My First Time With Linux – Day 2
Day 2 of the #100DaysToOffload series:
I’ve told this story before, and odds are I’ll tell it again. I just haven’t told it here.
Back in the mid 90s, I was in college studying Computer Science. I was living in this double wide trailer house some high school friends owned. The three of us were cramming into this small space. They were both studying Electrical Engineering. When we weren’t studying for school, we were trying to pay our way through by working at a local company that supported the computer systems of the campus. I specialized in desktop Windows repair, and they were the only two Macintosh technicians on campus for Apple systems support.
I don’t remember the exact day, or what I was doing, but I was on my computer in my room when I was invited to see “Windows” running on one of their Macintosh computers. This was before emulation was a big thing, so having Windows on a Mac was a pretty novel idea. When I looked though, things weren’t quite right. It looked really close to Windows, but it wasn’t. I finally got them to cave on the details, and it turns out they were running something called MkLinux on the Mac.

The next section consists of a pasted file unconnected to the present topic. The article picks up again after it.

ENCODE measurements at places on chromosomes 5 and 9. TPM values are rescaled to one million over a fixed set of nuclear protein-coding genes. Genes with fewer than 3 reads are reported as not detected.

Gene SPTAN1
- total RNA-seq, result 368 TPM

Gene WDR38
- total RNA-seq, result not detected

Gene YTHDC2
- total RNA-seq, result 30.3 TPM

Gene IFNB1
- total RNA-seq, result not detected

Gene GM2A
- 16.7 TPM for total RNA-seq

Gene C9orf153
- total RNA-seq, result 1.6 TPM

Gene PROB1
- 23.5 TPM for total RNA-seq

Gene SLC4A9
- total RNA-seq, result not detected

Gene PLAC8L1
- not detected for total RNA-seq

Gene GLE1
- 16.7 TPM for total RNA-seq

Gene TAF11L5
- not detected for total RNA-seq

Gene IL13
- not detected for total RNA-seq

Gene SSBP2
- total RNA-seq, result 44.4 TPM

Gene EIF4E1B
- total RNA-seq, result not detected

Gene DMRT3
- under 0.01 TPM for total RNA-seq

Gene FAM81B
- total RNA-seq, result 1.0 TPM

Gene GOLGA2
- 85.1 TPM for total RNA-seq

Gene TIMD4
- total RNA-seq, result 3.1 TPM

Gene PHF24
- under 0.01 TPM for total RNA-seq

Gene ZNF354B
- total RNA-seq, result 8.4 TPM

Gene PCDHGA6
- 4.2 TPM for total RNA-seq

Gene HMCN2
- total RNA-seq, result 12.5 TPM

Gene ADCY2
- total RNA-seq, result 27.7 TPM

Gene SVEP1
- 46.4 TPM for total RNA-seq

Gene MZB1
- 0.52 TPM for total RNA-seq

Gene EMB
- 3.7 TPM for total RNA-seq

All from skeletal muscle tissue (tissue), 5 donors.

I was absolutely fascinated by this thing they had found. When I found out that they downloaded it free of charge, I wanted to find out right away if there was a “PC version” available for me to use.
At the time, all the development work for the Computer Science department was being done on some Digital Unix systems. Our primary system was called Esus and the secondary system was called Fubar. This was long before people had high speed Internet in their homes, so it was a challenge to use our one phone line to dial up the campus modem bank so I could do my homework. Linux solved my problem of having to dial up to the campus modem bank because everything seemed compatible for me. At least the things I needed. It didn’t take me long to find the “PC version” called Red Hat, and I’ve been using Linux one way or another ever since.